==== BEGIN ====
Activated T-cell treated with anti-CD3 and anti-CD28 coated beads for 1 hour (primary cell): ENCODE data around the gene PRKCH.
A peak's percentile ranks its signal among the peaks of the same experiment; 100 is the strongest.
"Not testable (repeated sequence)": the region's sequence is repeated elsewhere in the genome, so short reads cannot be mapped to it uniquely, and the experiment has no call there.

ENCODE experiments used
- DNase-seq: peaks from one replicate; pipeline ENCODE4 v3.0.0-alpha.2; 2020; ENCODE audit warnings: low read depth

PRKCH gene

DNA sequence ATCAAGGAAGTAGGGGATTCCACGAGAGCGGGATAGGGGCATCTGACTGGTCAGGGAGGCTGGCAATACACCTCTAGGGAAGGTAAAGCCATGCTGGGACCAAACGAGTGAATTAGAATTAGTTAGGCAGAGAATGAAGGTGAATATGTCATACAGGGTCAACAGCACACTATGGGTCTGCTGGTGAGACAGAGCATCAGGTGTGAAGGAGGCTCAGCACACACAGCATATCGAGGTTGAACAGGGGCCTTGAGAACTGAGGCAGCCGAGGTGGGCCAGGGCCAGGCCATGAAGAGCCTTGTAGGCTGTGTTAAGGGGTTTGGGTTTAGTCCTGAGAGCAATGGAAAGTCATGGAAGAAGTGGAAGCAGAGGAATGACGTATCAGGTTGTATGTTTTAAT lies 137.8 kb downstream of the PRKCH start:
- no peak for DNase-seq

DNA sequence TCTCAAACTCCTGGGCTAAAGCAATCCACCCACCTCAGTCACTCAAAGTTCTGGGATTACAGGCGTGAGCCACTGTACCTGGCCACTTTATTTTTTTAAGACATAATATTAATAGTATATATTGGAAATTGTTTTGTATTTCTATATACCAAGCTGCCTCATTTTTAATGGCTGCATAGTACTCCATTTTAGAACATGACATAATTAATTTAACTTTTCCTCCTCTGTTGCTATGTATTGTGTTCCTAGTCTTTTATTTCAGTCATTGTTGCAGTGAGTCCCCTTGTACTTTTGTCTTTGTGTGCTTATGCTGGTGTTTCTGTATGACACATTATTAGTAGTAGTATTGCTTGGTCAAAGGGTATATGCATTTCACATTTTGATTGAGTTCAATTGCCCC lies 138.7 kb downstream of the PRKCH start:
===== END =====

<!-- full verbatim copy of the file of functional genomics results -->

Activated T-cell treated with anti-CD3 and anti-CD28 coated beads for 1 hour (primary cell): ENCODE data around the gene PRKCH.
A peak's percentile ranks its signal among the peaks of the same experiment; 100 is the strongest.
"Not testable (repeated sequence)": the region's sequence is repeated elsewhere in the genome, so short reads cannot be mapped to it uniquely, and the experiment has no call there.

ENCODE experiments used
- DNase-seq: peaks from one replicate; pipeline ENCODE4 v3.0.0-alpha.2; 2020; ENCODE audit warnings: low read depth

PRKCH gene

DNA sequence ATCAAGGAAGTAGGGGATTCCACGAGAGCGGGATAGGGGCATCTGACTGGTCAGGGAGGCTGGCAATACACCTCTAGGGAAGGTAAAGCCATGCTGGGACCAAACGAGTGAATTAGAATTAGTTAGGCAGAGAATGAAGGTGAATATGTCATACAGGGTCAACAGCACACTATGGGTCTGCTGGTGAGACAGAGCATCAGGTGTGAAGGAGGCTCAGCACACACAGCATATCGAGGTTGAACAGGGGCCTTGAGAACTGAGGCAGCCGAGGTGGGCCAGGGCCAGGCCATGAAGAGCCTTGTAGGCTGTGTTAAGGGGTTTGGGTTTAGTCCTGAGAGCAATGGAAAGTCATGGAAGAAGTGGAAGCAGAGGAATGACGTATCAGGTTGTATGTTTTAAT lies 137.8 kb downstream of the PRKCH start:
- no peak for DNase-seq

DNA sequence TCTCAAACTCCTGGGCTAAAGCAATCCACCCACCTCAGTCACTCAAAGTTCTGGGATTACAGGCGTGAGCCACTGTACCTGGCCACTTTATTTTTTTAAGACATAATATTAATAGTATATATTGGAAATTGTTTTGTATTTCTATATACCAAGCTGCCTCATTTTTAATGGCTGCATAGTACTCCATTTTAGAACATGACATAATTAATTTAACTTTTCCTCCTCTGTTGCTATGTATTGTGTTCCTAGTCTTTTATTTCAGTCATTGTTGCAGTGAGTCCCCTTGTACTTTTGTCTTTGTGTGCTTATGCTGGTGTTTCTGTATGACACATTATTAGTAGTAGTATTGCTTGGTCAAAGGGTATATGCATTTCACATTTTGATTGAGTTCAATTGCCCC lies 138.7 kb downstream of the PRKCH start: